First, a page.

Minimum Efficient Scale - Explained
What is Minimum Efficient Scale?
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What is Minimum Efficient Scale?
Minimum efficient scale refers to the lowest point on the long-run average cost curve where the firm can achieve economies of scale.
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How to Determine the Minimum Efficient Scale
When it comes to classical economies, MES is the lowest production point where long-run average costs (LRATC) is minimized. LRATC represents the outputs average cost per unit over the long run, and this is where all inputs are variable.
A minimum efficient scale corresponds typically to the lowest point on the long-run average cost curve enabling a business to achieve productive efficiency. It is critical for those firms that produce goods to find an optimal balance between production volume, consumer demand, and cost of manufacturing and delivering those goods.
Note that it is possible for a range of production values to express a minimum efficient scale. However, the degree of demand for the product is the one that determines the number of competitors that can adequately function in the market.
Chasing Changing Variables
There are chances of a company failing if it is not able to maintain a balanced MES. A healthy minimum efficient scale has several factors that keep on shifting. So, to reflect these changes, there is a need for recalculating MES frequently. Also, there is a need for a business to adjust its production to continue hitting the set mark. It is crucial for a business to keep up to date with the changes when assessing the minimum efficient scale. The changes may be external variables such as storage, labor, and shipping expenses that are likely to affect production. Other modifications may include the cost of capital, customer base, competition, consumer demand and base, the size of the market, employee turnover, wage increases, and government regulations.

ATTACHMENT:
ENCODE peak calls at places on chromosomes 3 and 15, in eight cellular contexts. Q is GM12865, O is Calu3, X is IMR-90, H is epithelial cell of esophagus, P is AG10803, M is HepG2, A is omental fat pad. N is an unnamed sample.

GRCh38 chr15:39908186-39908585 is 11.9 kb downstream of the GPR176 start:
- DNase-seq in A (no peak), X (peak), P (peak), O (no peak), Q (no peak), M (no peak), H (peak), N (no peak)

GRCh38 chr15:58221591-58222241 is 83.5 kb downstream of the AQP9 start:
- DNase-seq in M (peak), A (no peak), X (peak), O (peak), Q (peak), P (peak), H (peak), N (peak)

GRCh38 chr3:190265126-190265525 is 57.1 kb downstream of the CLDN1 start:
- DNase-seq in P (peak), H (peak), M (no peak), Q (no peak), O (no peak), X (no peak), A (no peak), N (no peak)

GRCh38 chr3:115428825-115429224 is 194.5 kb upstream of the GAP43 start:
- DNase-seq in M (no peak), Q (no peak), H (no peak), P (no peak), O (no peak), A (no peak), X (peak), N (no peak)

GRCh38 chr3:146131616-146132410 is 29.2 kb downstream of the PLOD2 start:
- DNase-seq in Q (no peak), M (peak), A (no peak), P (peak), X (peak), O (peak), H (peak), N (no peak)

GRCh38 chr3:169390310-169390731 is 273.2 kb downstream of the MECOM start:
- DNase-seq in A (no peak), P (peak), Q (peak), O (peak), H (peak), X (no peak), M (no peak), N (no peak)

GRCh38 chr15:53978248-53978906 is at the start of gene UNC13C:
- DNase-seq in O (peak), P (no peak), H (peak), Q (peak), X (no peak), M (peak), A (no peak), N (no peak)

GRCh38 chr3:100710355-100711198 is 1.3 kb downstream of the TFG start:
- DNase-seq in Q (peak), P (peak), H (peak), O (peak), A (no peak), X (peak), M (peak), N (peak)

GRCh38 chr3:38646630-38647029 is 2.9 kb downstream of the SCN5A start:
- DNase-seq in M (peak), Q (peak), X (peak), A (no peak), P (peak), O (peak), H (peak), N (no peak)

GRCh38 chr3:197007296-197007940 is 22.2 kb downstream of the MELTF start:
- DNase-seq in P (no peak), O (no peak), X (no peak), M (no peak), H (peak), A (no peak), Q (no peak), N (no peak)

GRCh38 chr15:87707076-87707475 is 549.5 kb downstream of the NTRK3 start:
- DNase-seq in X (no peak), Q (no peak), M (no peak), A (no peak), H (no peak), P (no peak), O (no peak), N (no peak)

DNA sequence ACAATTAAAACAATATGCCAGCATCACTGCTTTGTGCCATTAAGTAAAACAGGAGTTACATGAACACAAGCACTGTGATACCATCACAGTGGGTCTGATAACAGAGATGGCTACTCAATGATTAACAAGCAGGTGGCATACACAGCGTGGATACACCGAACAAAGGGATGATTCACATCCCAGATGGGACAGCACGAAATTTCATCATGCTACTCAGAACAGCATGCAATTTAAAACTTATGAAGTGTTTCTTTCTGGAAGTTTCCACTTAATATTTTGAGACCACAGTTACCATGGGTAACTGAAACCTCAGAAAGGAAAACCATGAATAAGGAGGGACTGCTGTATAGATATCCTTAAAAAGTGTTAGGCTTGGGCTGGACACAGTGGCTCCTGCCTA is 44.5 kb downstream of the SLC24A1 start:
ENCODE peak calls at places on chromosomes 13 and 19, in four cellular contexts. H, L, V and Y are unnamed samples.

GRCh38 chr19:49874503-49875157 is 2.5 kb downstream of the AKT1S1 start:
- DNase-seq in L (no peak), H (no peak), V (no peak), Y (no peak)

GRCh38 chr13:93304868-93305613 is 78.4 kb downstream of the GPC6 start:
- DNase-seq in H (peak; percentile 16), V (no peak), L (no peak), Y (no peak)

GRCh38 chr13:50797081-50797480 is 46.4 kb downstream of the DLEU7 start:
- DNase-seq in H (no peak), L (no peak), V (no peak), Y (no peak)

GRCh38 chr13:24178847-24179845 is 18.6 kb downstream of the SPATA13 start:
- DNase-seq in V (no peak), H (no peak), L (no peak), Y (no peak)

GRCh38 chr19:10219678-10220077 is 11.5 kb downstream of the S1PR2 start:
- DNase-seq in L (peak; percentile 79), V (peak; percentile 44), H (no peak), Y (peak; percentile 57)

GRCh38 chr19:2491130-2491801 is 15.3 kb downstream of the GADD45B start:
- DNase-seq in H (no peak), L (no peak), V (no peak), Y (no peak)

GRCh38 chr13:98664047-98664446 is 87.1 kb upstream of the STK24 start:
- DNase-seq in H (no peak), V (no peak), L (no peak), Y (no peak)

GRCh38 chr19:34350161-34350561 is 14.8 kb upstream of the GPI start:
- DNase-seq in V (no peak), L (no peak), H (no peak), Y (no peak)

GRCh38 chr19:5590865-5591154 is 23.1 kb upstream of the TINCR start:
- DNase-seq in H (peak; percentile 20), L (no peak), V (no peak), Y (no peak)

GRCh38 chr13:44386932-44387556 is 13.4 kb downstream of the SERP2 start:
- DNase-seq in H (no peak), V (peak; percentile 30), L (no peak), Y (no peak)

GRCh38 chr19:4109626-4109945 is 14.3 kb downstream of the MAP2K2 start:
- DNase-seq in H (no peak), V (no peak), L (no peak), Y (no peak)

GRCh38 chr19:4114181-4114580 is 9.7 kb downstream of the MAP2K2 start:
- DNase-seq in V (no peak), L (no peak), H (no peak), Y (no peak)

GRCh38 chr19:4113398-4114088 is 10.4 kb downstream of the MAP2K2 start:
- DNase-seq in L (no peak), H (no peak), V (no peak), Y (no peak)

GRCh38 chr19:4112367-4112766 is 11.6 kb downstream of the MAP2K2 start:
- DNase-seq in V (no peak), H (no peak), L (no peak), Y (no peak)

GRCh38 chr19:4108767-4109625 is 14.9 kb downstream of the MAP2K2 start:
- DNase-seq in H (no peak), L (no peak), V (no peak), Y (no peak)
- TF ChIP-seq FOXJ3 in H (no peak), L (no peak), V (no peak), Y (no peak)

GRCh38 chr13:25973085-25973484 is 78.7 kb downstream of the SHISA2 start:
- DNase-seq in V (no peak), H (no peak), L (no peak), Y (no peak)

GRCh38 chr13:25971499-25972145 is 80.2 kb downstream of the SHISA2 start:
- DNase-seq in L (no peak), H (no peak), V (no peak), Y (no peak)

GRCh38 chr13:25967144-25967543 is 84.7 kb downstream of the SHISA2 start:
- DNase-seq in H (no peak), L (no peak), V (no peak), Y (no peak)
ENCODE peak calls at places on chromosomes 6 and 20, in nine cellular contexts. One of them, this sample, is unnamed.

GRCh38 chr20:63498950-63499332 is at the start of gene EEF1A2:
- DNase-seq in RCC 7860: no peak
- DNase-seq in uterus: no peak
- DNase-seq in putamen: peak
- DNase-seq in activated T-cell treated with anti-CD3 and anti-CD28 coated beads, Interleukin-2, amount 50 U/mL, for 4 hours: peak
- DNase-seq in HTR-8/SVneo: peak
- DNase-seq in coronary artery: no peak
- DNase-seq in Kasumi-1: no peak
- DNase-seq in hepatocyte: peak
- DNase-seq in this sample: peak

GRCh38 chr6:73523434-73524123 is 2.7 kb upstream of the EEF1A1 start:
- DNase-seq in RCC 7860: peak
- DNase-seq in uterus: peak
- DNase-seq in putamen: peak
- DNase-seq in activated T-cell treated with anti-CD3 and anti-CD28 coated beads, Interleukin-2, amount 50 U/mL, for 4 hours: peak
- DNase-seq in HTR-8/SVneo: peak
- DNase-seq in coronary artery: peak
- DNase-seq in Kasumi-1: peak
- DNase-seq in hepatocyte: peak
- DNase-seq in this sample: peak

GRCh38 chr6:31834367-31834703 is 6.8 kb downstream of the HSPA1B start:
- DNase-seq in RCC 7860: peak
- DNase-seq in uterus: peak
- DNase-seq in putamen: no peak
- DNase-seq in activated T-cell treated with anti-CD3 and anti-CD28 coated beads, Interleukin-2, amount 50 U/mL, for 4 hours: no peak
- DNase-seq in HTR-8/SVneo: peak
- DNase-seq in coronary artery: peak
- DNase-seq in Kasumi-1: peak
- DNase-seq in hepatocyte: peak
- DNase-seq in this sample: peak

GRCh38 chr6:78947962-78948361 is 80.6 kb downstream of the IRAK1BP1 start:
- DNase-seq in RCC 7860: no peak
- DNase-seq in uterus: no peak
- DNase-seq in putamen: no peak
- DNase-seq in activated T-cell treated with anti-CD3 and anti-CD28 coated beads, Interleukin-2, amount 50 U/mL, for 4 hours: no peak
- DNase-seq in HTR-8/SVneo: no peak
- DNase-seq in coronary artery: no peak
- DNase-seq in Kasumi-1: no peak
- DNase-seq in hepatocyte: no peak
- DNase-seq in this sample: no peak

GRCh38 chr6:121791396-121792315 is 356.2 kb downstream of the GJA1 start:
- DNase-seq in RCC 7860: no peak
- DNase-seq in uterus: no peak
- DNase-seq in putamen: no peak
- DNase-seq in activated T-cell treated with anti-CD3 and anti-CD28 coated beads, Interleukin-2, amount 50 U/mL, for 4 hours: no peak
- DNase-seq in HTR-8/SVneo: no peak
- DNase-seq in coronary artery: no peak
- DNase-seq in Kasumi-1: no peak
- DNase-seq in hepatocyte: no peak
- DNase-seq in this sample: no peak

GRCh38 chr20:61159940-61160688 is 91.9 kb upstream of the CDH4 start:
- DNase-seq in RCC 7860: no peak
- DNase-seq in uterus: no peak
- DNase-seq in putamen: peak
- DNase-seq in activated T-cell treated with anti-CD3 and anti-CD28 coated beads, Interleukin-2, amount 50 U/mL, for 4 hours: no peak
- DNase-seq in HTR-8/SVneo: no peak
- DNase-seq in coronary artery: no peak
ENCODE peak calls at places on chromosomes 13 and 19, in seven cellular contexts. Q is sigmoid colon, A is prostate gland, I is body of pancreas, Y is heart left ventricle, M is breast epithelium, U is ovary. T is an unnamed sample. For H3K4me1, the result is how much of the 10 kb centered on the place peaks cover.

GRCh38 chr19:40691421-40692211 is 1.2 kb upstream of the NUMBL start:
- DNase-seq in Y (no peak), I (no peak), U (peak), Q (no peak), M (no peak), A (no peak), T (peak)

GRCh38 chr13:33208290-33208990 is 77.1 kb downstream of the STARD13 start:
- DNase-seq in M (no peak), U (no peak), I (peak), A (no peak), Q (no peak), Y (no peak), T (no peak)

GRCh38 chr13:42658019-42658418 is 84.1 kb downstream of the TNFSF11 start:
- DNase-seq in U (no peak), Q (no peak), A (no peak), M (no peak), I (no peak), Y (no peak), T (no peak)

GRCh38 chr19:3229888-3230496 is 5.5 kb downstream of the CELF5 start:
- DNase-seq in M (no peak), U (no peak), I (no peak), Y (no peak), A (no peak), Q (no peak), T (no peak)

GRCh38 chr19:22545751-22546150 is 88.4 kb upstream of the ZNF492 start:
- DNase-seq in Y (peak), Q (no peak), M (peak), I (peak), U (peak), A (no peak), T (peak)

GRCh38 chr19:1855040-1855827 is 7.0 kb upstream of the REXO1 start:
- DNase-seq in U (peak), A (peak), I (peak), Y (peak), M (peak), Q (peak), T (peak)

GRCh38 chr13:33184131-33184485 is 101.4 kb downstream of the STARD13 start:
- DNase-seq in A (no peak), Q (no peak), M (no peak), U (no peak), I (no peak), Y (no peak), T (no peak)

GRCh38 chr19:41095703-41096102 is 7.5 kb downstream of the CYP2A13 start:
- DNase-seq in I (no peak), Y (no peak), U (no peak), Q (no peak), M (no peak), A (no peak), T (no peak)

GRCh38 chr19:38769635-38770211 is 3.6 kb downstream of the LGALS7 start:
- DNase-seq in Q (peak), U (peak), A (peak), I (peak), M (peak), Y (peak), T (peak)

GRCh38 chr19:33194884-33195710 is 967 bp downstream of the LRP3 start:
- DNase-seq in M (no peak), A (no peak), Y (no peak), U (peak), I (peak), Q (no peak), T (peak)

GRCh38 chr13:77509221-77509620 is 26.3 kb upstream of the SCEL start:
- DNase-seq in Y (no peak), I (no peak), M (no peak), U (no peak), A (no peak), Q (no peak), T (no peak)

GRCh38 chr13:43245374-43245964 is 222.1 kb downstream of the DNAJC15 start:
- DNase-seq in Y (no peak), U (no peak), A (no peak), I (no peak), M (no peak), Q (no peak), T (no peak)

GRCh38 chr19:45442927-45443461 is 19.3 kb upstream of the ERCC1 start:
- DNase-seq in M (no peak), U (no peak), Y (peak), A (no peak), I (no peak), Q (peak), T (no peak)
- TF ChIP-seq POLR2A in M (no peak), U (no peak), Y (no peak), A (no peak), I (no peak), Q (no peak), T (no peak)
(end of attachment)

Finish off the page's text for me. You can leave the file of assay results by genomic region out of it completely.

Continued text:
Relationship to Market Structure
Firms use minimum efficient scale concepts to determine the possible market structure of the overall market. For example, if the MES is small relative to the total demand for the good (size of the market), there will be a large number of companies. Due to a large number of competitors, the companies in this market may perform in a perfectly competitive manner. On the other hand, when MES is low, relative to the whole industry's size, then a large number of firms can function efficiently. A good example is retail businesses, such as restaurants and corner shops. However, there are instances where MES can only be achieved at high levels of output relative to the overall industry. In such cases, there will be a small number of firms in that particular industry. A good example is the natural monopolies like gas, water, and electricity supply.
- Law of Diminishing Marginal Returns
- Marginal Analysis
- Short Run
- Long-Run Average Cost (LRAC)
- Long-Run Average Supply (LRAS)
- Economies of Scope
- Economies of Scale
- Diseconomies of Scale
- Minimum Efficient Scale
- Tournament Theory
- Marginal Revenue Product
- Derived Demand
- Marginal Input Cost
- Economic Rent
- Productivity and Learning Curve
- Experience Curve
- Acceleration Principle
- Strategic Analysis
- SWOT Analysis
- SPACE Analysis
- Situational Analysis - 7C
- Competition Profile Matrix
- Resources and Capabilities
- Core Competency
- VRIO Analysis
- Value Chain Analysis
- Internal Factor Analysis
- Value Creation Index
- PEST(LE) Analysis
- Industry Lifecycle Analysis
- Industry Lifecycle - Definition
- Porter's Five Forces
- Modes of Management
- External Factor Evaluation